Earlier this week, Stellantis announced a multi-year partnership with Qualcomm to collaborate and use the tech company’s products in the automaker’s vehicle models. Qualcomm technology will be utilized to improve every model over the next decade, from the in-car communication system to integrated artificial intelligence. Maserati will be the first Stellanis brand to incorporate the automaker’s next-generation infotainment system. However, it isn’t just new computer systems on executives’ minds at the automotive giant.
In the statement announcing the agreement, Stellantis CEO Carlos Tavares said, “Qualcomm Technologies’ broad experience in automotive and scale as a semiconductor leader will enable us to vertically integrate key elements of our new platforms and more closely manage the complete electronics supply chain to provide access to the best technologies, enable the fulfillment of Stellantis’ volume potential and achieve our Dare Forward 2030 ambition.”
Interestingly, Tavares mentioned Stellanis wanting to manage its electronics supply chain more closely. It’s fairly rare for an automaker to form a close partnership with a semiconductor manufacturer. Though, it shouldn’t be surprising with the sea of vehicles sitting in massive lots without computer chips. Last month, Stellantis was forced to halt production twice for 17 days in total at its Melfi plant in southern Italy because of a semiconductor shortage. The Melfi plant produces the FIAT 500X as well as the Jeep Renegade and Compass.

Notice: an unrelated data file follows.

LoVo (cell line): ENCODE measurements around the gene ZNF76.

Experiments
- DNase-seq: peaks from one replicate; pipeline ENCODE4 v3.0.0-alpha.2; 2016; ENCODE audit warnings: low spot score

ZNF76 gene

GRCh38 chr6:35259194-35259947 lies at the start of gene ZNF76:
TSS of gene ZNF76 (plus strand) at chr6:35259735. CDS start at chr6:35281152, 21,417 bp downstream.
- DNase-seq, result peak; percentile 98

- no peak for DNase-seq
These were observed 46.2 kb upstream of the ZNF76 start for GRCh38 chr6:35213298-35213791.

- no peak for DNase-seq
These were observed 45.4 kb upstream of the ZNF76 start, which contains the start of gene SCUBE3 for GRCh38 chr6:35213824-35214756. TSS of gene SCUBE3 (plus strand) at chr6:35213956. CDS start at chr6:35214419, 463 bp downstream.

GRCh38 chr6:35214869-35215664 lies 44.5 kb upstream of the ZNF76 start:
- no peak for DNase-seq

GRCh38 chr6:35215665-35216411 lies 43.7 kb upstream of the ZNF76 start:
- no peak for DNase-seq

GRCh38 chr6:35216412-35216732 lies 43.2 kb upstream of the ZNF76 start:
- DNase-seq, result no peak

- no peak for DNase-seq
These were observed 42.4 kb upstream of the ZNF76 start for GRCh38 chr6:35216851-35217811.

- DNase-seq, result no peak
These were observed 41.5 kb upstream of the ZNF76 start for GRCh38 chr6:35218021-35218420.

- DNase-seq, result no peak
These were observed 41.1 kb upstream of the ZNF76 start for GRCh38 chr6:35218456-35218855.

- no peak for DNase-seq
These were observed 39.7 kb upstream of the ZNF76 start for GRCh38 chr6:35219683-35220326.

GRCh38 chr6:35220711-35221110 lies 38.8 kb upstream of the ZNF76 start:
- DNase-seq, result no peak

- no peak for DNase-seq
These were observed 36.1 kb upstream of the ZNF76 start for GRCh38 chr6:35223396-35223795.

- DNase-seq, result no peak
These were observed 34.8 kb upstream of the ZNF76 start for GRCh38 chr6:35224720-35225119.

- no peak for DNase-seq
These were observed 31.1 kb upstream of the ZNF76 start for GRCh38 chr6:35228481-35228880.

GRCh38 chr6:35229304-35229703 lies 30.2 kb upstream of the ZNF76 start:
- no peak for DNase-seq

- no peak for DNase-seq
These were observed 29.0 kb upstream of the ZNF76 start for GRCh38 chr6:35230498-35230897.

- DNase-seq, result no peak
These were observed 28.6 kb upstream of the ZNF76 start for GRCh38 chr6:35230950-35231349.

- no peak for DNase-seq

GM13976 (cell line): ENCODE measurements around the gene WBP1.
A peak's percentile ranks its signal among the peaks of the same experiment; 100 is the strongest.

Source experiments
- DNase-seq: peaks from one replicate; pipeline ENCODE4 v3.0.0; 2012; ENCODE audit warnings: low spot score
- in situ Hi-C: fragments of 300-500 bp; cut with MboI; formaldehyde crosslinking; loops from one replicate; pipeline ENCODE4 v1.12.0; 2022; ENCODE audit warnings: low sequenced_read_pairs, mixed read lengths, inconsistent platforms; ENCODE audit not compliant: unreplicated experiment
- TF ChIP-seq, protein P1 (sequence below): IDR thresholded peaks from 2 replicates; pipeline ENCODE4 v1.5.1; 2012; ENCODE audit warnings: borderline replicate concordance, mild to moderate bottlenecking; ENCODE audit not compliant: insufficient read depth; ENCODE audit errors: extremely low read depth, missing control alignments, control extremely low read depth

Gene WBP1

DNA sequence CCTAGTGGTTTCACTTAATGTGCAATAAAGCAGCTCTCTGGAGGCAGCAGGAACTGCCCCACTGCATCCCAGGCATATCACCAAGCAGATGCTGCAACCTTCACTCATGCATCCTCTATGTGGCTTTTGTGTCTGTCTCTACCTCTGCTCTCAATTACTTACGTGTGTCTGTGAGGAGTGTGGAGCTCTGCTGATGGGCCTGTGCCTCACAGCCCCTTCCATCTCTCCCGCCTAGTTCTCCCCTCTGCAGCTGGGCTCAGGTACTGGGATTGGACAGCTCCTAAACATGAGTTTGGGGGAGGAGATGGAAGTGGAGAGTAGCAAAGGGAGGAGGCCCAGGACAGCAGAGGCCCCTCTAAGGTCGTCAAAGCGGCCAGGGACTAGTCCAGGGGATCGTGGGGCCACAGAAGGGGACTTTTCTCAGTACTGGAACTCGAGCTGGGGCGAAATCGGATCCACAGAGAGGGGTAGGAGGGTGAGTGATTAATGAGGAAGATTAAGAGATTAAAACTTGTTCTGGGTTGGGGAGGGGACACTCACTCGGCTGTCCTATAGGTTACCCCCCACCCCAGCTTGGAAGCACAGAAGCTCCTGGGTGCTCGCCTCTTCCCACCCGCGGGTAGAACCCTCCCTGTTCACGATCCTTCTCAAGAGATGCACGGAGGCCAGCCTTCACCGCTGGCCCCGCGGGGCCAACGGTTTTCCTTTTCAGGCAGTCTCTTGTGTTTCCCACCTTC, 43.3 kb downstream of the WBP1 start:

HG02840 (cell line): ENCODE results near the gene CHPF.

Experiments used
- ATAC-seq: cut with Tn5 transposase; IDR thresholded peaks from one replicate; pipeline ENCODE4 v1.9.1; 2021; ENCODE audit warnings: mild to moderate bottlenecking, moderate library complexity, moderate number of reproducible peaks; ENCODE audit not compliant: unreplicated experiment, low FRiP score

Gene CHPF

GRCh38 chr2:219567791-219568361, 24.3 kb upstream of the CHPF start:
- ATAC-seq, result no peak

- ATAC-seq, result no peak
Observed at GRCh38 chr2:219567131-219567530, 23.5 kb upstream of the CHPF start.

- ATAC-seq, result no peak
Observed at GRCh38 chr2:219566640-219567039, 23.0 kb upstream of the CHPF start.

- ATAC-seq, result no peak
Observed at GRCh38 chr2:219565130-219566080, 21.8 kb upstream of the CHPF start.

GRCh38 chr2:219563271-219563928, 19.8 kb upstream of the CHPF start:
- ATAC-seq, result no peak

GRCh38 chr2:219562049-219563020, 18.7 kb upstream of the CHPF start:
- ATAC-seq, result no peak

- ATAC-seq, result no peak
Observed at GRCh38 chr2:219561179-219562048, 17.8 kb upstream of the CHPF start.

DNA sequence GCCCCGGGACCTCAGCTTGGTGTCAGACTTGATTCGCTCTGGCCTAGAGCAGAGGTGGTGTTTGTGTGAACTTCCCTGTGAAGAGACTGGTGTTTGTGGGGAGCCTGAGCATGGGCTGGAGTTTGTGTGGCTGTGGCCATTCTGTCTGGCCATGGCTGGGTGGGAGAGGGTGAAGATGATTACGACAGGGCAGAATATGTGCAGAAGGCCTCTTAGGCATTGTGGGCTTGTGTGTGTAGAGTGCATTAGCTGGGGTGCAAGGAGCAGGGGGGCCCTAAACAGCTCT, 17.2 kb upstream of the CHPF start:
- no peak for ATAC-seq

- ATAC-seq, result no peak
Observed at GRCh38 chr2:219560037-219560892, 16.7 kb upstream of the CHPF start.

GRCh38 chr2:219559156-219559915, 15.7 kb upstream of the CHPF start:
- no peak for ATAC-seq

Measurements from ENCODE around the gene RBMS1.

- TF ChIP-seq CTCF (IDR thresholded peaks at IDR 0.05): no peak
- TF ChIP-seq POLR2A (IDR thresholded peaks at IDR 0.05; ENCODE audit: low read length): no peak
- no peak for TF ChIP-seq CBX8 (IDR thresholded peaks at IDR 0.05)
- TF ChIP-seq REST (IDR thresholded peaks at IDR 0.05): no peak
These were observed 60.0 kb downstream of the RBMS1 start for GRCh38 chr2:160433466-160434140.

The struggles of Stellanis to maintain a consistent supply of chips are shared by the entire auto industry. Late last year, Stellanis also agreed to a deal with Foxconn for the Taiwanese electronics manufacturer to produce purpose-built chips for the automaker. While these commercial agreements are encouraging for future production figures, it will be at least a year until the chip shortage starts to ease. The pandemic had provoked the shortage, but it has worsened with the recent Russian invasion of Ukraine.